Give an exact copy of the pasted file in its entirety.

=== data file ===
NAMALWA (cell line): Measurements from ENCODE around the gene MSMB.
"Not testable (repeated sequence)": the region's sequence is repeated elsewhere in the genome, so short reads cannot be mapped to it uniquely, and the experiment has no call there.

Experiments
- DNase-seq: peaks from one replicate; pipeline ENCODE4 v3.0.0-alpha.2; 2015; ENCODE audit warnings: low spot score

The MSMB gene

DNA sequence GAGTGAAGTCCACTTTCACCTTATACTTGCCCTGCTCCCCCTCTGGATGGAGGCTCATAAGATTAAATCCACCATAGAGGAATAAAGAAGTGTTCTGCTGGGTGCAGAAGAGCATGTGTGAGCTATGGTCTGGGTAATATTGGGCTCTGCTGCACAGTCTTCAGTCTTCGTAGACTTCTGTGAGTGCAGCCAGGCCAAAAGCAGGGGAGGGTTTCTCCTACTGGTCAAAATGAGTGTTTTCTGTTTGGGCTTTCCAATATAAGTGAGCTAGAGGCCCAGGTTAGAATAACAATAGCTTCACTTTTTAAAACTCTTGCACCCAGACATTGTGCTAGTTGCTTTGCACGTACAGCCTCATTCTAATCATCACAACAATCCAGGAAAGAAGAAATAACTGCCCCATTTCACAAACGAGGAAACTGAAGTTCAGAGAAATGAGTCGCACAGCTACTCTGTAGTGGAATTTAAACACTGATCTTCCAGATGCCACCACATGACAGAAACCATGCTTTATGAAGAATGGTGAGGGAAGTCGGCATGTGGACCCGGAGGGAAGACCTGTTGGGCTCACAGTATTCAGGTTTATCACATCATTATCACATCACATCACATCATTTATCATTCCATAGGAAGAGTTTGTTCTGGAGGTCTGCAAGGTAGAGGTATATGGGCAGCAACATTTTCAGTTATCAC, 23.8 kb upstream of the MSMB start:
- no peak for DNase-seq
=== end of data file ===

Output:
NAMALWA (cell line): Measurements from ENCODE around the gene MSMB.
"Not testable (repeated sequence)": the region's sequence is repeated elsewhere in the genome, so short reads cannot be mapped to it uniquely, and the experiment has no call there.

Experiments
- DNase-seq: peaks from one replicate; pipeline ENCODE4 v3.0.0-alpha.2; 2015; ENCODE audit warnings: low spot score

The MSMB gene

DNA sequence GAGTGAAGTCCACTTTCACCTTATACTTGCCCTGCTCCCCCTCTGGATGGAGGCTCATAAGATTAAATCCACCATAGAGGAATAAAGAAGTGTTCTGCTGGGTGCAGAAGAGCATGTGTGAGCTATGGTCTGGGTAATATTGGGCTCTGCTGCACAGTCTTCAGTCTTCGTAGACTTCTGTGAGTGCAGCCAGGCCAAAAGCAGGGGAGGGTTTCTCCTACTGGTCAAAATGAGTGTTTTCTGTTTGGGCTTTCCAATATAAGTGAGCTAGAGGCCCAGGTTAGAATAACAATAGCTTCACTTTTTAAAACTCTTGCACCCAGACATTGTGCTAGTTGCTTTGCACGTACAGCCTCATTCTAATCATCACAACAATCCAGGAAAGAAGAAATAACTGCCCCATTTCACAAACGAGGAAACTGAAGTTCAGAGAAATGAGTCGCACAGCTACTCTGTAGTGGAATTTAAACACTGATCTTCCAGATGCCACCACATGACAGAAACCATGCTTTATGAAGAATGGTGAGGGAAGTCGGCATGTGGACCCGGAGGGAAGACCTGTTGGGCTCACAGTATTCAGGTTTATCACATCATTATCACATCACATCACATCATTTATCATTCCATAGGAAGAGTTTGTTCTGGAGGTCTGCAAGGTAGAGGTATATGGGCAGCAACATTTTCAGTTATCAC, 23.8 kb upstream of the MSMB start:
- no peak for DNase-seq